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Evolving neural networks to play checkers without relying on expert knowledge

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2 Author(s)
Chellapilla, K. ; Dept. of Electr. & Comput. Eng., California Univ., San Diego, La Jolla, CA, USA ; Fogel, D.B.

An experiment was conducted where neural networks compete for survival in an evolving population based on their ability to play checkers. More specifically, multilayer feedforward neural networks were used to evaluate alternative board positions and games were played using a minimax search strategy. At each generation, the extant neural networks were paired in competitions and selection was used to eliminate those that performed poorly relative to other networks. Offspring neural networks were created from the survivors using random variation of all weights and bias terms. After a series of 250 generations, the best-evolved neural network was played against human opponents in a series of 90 games on an Internet website. The neural network was able to defeat two expert-level players and played to a draw against a master. The final rating of the neural network placed it in the “Class A” category using a standard rating system. Of particular importance in the design of the experiment was the fact that no features beyond the piece differential were given to the neural networks as a priori knowledge. The process of evolution was able to extract all of the additional information required to play at this level of competency. It accomplished this based almost solely on the feedback offered in the final aggregated outcome of each game played (i.e., win, lose, or draw). This procedure stands in marked contrast to the typical artifice of explicitly injecting expert knowledge into a game-playing program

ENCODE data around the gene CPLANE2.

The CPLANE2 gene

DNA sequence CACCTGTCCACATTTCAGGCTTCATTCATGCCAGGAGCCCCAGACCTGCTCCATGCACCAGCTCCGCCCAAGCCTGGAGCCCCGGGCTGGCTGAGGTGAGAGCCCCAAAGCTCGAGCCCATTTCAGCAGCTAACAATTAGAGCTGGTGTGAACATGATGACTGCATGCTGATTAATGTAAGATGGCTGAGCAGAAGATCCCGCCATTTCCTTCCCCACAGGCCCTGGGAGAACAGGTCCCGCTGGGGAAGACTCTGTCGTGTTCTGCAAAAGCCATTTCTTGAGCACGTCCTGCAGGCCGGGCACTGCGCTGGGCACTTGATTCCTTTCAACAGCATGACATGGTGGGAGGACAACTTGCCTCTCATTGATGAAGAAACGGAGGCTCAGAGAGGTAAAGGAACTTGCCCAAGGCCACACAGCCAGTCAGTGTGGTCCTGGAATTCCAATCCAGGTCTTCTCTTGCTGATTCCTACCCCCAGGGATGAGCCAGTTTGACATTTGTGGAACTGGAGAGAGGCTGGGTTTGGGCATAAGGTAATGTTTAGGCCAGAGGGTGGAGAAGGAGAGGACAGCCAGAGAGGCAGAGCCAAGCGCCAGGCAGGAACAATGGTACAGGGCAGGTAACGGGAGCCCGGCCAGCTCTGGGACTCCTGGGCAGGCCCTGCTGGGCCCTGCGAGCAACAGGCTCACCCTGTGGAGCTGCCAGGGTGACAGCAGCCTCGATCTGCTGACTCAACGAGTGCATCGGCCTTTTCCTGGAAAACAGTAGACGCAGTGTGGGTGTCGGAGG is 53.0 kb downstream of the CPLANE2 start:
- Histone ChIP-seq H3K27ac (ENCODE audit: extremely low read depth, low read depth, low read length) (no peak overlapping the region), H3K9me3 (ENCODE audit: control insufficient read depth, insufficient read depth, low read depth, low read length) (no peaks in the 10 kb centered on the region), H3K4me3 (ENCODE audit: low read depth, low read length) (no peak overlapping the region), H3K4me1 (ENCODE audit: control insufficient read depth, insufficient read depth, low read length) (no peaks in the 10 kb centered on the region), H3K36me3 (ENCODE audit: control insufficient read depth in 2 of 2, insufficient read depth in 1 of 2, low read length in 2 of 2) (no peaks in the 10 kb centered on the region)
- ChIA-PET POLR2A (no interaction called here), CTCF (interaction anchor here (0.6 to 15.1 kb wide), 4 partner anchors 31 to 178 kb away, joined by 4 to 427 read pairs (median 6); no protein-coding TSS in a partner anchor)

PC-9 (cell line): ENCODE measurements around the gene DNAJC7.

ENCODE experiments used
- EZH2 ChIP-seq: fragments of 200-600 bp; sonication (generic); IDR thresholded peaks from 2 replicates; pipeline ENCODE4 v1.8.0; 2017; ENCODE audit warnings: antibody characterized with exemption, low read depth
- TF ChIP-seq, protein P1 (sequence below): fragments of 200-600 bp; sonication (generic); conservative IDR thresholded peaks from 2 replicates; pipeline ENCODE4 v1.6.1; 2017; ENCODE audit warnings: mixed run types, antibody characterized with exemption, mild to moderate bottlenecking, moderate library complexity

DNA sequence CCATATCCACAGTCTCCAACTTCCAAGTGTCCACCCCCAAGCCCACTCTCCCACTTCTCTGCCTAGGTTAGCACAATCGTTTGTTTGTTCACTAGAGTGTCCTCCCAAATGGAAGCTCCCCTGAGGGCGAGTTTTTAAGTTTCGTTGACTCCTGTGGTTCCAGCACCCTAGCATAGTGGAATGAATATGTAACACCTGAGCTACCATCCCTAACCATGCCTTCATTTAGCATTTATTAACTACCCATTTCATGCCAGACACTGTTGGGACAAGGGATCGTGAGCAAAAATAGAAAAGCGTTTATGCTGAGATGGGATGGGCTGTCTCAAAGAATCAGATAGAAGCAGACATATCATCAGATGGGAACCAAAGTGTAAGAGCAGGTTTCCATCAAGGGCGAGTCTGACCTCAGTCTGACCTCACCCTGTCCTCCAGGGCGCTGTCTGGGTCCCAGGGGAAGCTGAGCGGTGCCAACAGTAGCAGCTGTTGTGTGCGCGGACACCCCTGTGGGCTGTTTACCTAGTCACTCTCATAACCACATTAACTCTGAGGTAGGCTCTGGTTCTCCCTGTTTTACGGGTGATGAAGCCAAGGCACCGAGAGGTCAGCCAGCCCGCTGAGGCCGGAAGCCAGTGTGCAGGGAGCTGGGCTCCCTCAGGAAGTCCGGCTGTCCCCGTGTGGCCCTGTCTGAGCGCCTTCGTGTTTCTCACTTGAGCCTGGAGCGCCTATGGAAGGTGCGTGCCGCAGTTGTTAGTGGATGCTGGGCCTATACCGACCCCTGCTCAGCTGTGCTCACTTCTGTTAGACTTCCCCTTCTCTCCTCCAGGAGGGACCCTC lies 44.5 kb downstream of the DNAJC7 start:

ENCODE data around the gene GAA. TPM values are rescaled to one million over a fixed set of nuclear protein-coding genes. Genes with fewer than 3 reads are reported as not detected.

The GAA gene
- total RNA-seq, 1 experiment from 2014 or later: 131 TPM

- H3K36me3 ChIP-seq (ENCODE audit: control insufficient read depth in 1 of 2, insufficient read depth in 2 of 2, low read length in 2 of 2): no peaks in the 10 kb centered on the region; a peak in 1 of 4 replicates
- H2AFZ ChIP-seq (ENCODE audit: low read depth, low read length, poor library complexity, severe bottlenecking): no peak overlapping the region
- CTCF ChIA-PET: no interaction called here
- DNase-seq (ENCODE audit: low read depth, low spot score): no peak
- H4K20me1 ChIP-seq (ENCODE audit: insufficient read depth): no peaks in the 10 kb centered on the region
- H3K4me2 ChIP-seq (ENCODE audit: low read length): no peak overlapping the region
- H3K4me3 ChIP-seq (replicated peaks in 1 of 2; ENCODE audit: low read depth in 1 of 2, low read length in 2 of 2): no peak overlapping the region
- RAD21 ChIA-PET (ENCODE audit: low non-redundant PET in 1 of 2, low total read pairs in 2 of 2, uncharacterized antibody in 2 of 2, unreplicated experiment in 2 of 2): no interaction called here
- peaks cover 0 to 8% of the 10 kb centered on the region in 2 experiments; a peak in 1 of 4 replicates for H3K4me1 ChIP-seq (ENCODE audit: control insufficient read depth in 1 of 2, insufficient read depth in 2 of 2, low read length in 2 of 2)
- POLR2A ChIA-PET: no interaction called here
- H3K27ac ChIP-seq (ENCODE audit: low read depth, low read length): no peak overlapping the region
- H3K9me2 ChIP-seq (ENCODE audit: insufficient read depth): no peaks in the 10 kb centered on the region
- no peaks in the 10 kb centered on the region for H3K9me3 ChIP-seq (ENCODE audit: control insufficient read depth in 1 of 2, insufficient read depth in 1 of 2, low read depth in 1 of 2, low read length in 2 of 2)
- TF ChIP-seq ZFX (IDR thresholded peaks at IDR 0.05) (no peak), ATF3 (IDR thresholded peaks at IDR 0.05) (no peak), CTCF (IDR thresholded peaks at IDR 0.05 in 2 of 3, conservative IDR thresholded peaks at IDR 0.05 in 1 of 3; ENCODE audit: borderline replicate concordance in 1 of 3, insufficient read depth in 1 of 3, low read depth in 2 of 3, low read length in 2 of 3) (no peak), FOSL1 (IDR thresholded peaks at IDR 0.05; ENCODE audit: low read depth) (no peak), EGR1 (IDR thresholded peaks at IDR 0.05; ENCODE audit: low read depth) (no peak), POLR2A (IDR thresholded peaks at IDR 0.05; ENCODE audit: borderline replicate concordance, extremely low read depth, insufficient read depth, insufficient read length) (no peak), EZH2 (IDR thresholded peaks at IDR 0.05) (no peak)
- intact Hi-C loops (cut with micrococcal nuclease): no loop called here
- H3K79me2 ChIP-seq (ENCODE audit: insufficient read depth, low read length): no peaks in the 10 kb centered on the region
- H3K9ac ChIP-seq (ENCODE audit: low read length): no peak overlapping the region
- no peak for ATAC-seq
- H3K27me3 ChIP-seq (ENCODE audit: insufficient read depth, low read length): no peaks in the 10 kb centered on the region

Published in:

Neural Networks, IEEE Transactions on  (Volume:10 ,  Issue: 6 )

Date of Publication:

Nov 1999

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